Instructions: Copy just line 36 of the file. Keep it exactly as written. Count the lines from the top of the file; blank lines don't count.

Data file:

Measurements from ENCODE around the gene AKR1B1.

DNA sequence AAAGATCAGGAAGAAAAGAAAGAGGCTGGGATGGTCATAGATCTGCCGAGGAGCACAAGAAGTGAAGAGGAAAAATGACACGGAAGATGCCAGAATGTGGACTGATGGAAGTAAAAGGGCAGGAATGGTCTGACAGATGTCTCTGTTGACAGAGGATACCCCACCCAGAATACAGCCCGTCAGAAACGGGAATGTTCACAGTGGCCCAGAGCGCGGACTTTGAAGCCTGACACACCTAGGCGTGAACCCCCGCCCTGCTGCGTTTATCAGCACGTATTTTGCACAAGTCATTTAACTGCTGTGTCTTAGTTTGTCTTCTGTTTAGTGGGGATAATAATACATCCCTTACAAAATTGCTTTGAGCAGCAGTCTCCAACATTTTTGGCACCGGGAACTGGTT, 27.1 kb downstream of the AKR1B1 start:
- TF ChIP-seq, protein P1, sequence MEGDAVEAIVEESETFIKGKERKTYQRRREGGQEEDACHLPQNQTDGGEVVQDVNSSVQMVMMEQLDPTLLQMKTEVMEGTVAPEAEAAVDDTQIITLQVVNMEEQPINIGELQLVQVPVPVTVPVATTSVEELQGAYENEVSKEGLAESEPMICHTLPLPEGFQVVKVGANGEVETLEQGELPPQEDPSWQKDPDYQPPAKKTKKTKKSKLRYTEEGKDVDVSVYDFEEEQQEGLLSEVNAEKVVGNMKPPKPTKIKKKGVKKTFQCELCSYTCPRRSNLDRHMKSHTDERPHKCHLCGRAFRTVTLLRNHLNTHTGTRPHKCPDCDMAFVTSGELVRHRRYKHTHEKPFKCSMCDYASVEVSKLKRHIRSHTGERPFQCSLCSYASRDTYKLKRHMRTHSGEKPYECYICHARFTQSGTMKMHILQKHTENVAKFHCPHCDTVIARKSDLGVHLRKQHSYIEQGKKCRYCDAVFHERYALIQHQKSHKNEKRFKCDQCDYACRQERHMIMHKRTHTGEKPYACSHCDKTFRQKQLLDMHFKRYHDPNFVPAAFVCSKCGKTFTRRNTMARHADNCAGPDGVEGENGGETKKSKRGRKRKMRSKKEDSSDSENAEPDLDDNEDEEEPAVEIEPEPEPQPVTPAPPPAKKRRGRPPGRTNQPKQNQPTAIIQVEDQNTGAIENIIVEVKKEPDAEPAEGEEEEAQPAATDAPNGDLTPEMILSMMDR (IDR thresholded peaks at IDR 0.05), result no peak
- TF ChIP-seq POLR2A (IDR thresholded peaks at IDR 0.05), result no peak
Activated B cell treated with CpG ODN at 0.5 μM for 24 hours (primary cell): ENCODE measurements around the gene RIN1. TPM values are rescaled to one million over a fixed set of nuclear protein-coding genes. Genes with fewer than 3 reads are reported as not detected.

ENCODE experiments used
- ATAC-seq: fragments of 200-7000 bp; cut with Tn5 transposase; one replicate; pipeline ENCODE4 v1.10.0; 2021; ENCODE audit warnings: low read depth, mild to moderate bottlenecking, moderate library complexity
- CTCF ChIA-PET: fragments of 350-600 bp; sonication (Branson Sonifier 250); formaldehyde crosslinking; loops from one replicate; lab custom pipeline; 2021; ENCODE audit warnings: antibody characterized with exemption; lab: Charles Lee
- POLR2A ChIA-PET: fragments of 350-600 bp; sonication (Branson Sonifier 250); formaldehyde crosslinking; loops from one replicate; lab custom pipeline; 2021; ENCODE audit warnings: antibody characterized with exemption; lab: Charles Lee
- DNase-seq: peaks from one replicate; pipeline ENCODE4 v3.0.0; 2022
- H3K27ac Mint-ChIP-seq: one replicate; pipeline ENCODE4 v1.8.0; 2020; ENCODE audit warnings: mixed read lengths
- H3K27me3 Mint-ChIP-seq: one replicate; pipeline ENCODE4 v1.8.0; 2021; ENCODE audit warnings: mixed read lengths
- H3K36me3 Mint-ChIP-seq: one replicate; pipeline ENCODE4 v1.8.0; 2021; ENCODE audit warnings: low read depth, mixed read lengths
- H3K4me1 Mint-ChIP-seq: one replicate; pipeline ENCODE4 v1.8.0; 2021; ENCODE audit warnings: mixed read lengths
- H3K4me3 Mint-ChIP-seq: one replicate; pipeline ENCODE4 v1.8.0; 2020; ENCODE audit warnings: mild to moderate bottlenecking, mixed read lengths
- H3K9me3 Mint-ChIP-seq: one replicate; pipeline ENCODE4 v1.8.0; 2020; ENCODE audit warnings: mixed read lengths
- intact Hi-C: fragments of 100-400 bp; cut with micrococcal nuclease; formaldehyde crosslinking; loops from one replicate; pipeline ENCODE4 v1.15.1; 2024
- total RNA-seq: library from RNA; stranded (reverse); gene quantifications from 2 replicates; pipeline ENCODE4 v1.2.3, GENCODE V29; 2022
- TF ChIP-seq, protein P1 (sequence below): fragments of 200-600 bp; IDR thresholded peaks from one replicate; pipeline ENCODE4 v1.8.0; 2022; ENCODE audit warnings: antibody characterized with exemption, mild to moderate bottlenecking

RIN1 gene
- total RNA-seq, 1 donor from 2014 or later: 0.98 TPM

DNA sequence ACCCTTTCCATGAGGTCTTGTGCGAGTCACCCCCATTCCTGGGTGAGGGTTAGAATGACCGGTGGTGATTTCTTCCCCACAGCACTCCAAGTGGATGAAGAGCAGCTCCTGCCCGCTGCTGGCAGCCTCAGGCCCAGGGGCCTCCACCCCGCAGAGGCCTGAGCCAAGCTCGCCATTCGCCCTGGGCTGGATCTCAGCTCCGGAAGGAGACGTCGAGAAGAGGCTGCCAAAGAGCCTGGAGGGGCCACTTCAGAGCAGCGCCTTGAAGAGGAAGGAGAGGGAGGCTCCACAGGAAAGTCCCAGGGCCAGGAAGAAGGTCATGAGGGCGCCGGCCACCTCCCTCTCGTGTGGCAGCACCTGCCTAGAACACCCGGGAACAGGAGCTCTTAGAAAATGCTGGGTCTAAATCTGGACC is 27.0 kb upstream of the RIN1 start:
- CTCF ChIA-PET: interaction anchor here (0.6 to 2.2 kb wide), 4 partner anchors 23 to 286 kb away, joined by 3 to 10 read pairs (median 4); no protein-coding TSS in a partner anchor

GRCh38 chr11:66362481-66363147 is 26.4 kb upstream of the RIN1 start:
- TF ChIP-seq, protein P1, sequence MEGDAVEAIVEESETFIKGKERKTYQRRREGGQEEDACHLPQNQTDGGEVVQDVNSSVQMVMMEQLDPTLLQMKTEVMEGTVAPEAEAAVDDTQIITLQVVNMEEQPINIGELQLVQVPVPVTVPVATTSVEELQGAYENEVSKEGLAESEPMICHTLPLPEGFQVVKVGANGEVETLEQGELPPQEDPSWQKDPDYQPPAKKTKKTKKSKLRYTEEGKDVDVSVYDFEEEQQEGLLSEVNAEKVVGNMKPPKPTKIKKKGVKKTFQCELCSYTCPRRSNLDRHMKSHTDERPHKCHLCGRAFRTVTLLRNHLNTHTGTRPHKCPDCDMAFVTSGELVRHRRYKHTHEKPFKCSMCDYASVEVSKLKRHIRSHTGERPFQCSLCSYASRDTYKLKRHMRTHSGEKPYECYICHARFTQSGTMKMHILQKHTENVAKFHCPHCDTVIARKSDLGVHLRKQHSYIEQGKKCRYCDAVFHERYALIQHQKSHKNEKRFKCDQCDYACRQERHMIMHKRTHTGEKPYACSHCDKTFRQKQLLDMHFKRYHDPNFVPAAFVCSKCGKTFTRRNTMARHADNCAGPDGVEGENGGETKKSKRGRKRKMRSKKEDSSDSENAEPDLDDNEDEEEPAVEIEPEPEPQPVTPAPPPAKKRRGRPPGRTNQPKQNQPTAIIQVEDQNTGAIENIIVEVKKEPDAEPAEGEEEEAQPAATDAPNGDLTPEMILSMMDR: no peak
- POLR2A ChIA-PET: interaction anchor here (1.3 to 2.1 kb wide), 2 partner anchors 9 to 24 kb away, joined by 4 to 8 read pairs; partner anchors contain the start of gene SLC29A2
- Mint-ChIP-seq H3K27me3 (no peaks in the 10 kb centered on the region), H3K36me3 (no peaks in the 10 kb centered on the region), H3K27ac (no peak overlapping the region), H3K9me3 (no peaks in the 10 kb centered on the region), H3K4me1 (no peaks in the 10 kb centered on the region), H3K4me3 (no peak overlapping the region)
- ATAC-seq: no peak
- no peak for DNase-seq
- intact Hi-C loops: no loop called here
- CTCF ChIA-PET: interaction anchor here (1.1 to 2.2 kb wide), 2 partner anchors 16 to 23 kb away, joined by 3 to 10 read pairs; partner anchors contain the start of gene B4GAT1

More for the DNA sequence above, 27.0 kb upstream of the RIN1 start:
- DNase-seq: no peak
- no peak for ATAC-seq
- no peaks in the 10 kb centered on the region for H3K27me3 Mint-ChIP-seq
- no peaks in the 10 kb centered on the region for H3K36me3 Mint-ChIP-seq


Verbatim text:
- no peaks in the 10 kb centered on the region for H3K36me3 Mint-ChIP-seq